TERMINAL TRANSFORMED

Jamaica 2018 | TRANSPORT | INTERVIEW

TBY talks to Olivier Tretout, CEO of Kingston Freeport Terminal Limited (KFTL), on progress, collaboration, and incentives at the Kingston Container Terminal.

Olivier Tretout
BIOGRAPHY
Olivier Tretout began his career in urban planning and environmental policy, and dedicated over 20 years to the French Ministry of Transport, Urban Planning, Environmental Policy, and Social Housing. Over the years, he has been assigned to oversee and develop key assets in competitive markets in Africa, South America, North America, and the French West Indies. An engineer by profession, he studied at Nationale des Travaux Publics de l’Etat in Lyon, combining engineering and financial management, and Ecole Nationale des Ponts et Chaussées in Paris where he obtained a master’s in public management and technical mastery.

What are the objectives and progress of the expansion of the Kingston Container Terminal (KCT)?

The expansion of KCT is being undertaken by KFTL, a company incorporated in Jamaica that was granted a 30-year concession by the government to operate, expand, and improve the terminal. The purpose of the upgrade is to position Kingston as the top-ranking hub in the region, enabling KFTL to accommodate the largest New Panamax vessels, which can carry up to 14,000 TEUs. Our initial achievements included the deepening and widening of the nautical access, upgrading of all IT systems, construction of a new IT infrastructure, and acquisition of two large gantry cranes, among other numerous handling equipment. The entire project will be completed by the end of 2018. We have already experienced a surge in transshipment volumes since the takeover of KCT in July 2016. CMA CGM and ZIM are currently our two main customers in terms of volume. When global shipping volumes grow by 4%, for example, the simultaneous increase of the vessels' size generates more transshipment volumes in well-located hubs, which is the case for Kingston. Hubs such as Kingston have to absorb the demand surge due to these new larger vessels. To meet this demand, we have also embarked on an aggressive recruitment and training policy to increase the number of vessel gangs available around the clock.

How will the development of the port improve the Jamaican economy in the coming years?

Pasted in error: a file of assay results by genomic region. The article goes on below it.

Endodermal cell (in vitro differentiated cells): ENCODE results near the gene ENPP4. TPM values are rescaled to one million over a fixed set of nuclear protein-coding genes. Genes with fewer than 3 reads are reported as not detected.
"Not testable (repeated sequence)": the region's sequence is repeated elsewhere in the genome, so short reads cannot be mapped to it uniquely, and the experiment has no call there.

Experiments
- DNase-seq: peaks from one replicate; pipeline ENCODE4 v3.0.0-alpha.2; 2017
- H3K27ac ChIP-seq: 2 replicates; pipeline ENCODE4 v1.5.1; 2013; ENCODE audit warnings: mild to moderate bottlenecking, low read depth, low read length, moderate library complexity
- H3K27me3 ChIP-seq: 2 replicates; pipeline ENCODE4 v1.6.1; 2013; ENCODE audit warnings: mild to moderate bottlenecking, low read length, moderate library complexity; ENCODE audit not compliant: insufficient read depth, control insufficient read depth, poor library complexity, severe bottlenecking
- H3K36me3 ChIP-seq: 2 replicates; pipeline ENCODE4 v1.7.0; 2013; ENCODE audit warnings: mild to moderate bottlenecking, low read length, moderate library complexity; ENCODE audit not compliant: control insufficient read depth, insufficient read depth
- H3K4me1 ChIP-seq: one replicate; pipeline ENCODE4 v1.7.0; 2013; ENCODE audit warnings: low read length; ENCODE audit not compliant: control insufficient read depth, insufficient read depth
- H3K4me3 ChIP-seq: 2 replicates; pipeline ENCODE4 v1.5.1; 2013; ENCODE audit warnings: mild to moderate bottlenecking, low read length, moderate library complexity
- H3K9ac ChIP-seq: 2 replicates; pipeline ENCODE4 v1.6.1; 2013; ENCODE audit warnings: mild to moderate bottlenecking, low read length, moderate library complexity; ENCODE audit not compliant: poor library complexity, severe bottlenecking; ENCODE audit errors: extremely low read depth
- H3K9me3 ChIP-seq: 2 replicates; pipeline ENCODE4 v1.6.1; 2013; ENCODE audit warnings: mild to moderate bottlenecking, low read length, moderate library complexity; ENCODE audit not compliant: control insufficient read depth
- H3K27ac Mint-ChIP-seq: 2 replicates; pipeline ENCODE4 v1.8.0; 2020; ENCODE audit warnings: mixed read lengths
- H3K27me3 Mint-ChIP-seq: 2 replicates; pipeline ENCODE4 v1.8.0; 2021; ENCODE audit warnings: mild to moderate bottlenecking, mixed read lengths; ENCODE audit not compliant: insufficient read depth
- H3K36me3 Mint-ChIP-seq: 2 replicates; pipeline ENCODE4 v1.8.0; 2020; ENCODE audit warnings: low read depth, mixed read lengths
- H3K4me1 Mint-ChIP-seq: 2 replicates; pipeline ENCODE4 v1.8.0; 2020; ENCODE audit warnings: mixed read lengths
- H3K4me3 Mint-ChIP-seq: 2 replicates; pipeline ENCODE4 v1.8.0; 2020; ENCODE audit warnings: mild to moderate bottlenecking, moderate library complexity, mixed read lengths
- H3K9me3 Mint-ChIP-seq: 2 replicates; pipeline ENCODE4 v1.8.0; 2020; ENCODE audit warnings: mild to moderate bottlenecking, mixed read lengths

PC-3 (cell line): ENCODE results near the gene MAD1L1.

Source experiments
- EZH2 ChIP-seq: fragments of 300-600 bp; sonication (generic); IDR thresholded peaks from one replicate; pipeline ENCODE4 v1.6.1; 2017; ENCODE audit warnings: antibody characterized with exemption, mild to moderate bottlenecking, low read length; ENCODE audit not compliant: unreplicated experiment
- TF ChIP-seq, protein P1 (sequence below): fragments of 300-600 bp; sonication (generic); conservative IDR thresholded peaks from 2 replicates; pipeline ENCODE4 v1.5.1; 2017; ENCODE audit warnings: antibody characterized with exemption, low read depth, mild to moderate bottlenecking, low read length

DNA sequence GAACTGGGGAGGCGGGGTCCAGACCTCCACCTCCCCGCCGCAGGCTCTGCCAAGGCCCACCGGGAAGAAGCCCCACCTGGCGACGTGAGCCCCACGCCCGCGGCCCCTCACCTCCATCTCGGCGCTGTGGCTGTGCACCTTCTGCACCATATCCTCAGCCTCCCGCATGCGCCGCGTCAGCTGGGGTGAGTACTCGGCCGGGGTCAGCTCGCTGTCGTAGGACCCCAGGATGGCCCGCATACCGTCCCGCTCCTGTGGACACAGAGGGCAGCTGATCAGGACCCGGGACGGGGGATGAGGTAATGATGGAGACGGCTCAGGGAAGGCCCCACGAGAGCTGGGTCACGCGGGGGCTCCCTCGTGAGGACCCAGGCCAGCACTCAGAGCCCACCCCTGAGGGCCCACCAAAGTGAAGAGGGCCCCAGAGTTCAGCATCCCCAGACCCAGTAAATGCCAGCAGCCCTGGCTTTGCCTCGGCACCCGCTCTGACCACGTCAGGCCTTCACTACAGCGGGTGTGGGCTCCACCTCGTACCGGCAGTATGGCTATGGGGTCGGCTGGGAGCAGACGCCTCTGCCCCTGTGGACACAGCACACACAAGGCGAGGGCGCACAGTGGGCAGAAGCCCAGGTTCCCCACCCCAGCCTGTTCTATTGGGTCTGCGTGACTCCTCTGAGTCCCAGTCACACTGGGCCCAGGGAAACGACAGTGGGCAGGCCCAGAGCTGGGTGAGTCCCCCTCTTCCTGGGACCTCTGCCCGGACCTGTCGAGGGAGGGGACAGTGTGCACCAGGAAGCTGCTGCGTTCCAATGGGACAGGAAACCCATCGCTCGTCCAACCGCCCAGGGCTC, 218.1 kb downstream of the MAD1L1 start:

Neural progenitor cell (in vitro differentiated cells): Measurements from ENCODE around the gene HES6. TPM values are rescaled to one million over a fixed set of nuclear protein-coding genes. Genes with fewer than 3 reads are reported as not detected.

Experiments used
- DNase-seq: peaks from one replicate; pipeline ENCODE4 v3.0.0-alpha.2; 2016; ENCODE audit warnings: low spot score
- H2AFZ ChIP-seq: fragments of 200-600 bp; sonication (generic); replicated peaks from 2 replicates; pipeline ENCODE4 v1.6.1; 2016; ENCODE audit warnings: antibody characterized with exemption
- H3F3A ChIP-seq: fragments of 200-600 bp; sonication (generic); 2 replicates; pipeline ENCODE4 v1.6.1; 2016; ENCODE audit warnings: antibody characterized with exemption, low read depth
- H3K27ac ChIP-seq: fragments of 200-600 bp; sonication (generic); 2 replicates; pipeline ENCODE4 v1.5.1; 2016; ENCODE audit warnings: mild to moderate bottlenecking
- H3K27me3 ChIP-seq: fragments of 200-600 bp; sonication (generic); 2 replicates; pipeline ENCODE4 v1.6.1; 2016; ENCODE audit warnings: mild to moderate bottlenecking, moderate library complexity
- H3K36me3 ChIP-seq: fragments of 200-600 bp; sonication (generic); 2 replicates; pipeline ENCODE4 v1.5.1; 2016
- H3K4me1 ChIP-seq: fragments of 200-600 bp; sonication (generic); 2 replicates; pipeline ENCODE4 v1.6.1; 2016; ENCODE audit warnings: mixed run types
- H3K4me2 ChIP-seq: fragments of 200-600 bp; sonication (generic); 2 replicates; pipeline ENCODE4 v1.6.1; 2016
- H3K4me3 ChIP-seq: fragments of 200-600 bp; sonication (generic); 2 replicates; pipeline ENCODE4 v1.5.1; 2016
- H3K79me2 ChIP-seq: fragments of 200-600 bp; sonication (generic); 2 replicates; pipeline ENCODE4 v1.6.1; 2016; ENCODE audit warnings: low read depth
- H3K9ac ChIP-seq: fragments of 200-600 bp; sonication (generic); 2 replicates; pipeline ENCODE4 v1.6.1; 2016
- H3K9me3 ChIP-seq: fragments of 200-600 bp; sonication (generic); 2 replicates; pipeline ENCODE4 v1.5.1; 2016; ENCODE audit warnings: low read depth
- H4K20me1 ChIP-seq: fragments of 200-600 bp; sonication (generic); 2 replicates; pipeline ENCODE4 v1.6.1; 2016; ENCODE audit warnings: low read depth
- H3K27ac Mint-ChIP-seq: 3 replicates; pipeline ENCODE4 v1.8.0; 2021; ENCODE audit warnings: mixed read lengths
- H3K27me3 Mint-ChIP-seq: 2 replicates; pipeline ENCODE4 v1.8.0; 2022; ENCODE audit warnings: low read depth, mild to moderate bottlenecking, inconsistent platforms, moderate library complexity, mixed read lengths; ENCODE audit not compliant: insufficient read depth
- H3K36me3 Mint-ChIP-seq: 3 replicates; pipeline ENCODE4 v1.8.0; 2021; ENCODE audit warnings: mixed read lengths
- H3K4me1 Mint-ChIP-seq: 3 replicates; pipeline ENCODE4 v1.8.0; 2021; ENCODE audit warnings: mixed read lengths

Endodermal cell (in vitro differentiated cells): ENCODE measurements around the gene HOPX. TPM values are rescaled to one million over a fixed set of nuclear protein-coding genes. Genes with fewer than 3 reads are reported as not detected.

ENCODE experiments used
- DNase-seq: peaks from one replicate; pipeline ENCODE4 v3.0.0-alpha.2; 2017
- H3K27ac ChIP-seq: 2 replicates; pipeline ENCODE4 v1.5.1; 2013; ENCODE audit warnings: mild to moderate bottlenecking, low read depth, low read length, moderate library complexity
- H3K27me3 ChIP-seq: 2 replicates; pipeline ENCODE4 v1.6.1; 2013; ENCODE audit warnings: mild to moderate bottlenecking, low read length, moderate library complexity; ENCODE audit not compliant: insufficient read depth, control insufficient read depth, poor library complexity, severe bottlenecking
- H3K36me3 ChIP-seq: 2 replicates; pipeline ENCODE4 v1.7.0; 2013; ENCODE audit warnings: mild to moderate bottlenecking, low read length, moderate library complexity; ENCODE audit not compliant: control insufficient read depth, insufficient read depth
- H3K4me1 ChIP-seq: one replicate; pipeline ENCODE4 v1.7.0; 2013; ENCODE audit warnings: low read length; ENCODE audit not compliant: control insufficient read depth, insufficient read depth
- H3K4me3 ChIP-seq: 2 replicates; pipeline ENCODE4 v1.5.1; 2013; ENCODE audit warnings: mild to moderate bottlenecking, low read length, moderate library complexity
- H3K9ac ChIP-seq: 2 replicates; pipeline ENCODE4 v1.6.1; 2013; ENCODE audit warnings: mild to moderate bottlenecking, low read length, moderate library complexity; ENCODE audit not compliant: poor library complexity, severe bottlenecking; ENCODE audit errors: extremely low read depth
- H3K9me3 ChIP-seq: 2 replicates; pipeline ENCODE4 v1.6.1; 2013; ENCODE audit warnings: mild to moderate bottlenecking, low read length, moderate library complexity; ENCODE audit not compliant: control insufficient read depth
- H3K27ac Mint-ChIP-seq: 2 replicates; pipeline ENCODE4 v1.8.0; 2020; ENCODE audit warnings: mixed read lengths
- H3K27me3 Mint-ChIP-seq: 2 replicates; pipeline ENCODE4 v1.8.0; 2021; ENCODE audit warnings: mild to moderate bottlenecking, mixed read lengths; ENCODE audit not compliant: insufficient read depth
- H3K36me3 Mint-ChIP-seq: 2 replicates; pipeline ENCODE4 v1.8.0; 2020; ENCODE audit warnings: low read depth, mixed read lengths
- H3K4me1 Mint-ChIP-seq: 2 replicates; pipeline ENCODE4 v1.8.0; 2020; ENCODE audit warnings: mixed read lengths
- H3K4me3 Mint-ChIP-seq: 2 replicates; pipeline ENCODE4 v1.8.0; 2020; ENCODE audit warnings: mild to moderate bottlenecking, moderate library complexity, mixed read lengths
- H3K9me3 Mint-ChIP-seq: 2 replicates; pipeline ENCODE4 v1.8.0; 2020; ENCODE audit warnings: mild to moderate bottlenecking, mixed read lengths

This state-of-the-art maritime hub is a competitive advantage for the Jamaican economy as a whole. It allows local manufacturers to source their materials from a wide range of markets, and they also benefit from having direct connections to a wider range of export destinations, reducing their logistics costs. To take advantage of this situation, we are engaged with the Government of Jamaica and many agencies and entities, such as the Port Authority of Jamaica (PAJ), Jamaica Promotions Corporation (JAMPRO), and the Airport Authority of Jamaica (AAJ). We are a major player in Jamaica's logistics hub initiative and see our role as providing a world-class hub, delivering top service to our customers, which include the shipping lines, importers, exporters, consignees, and local corporations. We work closely with all the relevant stakeholders, such as the Jamaica Customs Agency (JCA), Port Trailer Haulage Association (PTHA), Jamaica Chamber of Commerce (JCC), Jamaica Manufacturers Association (JMA), and Jamaica Exporters Association (JEA). Every day we serve them efficiently and provide the service they need from us. On the shipping line side, the availability of berths and other services at our port for 24 hours a day, 365 days a year is a key factor of our competitiveness. A second factor is reliability, in that when we start an operation we have to deliver. The third factor is efficiency. Because all the time spent at berth is a loss of time and money for a shipping line, we continuously work to improve our productivity levels and efficiency. Safety and security at the port are also key factors in our operations, and we constantly monitor these at all times.

Are the regulations or incentives adequate to turn the logistics hub initiative into reality?

The Jamaican Special Economic Zone Act is a new legal framework for business that we are satisfied with. Cooperation with the PAJ and JCA is great. It takes some time to build these processes, and we need to continue with this work and investment. The resources being made available locally match what we need for the hub to expand. There are currently discussions about developing the land adjoining the port for hosting major international logistics operations. Hopefully, by 2018, there will be tangible development of the logistics hub.